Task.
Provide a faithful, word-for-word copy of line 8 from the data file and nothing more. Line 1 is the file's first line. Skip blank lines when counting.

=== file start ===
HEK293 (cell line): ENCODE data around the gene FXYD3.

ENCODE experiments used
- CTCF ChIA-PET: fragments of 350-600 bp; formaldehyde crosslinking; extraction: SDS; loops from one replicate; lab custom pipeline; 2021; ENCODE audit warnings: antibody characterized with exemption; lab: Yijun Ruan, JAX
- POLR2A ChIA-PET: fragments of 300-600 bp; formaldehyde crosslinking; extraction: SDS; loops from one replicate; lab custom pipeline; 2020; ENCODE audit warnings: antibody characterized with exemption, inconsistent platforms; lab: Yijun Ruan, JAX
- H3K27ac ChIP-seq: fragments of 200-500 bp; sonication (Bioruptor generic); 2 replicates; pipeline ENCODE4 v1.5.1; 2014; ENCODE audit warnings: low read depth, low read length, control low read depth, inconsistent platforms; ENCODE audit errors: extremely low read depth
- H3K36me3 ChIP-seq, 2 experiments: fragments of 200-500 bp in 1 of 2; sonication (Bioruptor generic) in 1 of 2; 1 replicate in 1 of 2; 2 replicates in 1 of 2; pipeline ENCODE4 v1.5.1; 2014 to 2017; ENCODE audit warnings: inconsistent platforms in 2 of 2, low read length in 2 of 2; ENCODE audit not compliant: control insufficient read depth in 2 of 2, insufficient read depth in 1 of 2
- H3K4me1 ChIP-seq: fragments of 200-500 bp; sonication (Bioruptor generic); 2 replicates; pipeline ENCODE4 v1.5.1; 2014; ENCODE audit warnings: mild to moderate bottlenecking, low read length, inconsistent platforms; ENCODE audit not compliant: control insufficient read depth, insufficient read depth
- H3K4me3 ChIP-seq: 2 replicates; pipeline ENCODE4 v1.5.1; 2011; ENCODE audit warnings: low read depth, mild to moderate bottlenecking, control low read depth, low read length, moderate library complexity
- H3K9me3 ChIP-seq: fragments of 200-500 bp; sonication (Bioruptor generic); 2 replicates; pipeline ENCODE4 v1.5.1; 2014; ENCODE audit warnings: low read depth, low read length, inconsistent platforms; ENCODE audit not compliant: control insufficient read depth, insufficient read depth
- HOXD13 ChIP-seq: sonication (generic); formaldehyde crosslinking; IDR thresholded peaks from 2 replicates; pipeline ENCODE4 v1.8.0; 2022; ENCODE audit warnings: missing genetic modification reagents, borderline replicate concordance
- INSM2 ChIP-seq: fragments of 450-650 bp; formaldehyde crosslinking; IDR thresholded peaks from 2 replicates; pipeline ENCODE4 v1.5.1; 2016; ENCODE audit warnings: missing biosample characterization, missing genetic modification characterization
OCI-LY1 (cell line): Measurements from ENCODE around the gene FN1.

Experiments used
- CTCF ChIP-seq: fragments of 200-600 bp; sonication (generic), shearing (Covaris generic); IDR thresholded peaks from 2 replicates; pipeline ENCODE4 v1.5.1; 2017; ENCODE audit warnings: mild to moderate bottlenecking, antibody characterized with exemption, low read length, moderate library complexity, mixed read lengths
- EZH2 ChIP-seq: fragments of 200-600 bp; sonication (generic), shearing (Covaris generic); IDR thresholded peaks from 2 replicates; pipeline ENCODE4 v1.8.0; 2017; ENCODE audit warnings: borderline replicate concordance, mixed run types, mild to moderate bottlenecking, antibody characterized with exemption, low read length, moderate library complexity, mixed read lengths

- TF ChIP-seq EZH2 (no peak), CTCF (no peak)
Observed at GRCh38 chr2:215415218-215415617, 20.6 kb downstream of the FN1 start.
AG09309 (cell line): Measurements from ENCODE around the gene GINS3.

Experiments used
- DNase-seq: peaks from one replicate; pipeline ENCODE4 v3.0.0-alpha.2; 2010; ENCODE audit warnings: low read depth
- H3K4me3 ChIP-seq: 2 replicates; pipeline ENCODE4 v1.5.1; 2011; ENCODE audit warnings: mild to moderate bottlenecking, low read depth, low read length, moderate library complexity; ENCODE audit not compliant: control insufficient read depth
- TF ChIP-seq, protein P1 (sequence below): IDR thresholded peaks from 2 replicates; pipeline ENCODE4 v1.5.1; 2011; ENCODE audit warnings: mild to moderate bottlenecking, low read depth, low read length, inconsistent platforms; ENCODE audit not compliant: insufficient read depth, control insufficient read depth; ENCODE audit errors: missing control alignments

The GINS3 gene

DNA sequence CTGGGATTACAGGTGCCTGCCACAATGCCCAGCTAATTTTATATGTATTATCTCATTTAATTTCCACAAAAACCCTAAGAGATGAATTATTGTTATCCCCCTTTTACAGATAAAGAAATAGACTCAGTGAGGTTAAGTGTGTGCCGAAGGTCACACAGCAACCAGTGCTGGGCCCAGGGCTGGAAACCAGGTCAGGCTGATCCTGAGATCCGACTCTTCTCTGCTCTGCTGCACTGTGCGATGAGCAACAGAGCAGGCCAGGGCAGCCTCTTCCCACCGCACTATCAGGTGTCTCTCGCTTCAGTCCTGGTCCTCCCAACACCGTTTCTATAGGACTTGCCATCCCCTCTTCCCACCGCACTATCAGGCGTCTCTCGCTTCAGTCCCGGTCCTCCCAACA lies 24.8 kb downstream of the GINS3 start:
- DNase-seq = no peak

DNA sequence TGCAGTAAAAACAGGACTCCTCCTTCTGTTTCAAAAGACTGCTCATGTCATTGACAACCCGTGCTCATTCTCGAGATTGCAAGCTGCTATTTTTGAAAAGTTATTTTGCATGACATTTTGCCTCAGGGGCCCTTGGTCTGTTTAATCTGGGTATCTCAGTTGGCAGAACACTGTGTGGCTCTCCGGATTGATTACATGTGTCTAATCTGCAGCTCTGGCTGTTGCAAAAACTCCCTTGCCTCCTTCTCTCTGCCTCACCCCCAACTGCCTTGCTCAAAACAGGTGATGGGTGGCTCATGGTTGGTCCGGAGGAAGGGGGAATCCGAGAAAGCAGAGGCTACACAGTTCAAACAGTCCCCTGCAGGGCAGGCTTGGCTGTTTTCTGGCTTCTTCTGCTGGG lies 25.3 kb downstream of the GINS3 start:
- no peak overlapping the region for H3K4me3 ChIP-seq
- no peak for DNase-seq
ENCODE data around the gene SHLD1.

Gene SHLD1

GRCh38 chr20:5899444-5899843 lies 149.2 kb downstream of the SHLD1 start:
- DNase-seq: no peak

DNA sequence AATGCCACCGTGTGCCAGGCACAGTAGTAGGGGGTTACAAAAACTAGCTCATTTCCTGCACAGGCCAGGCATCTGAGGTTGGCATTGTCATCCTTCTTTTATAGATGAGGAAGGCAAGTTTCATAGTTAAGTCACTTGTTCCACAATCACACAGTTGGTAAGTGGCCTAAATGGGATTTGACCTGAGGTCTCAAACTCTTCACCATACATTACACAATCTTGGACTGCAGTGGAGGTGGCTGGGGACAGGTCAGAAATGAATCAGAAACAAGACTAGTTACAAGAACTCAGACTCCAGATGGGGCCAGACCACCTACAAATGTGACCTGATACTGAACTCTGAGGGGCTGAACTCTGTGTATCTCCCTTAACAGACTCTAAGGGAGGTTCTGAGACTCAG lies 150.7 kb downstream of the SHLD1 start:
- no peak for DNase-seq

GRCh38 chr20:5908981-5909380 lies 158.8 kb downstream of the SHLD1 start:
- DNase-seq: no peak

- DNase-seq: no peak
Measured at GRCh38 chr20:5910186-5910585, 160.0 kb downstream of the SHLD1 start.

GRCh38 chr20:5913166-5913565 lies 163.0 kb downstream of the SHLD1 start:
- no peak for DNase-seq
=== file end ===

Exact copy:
- H3K4me3 ChIP-seq: 2 replicates; pipeline ENCODE4 v1.5.1; 2011; ENCODE audit warnings: low read depth, mild to moderate bottlenecking, control low read depth, low read length, moderate library complexity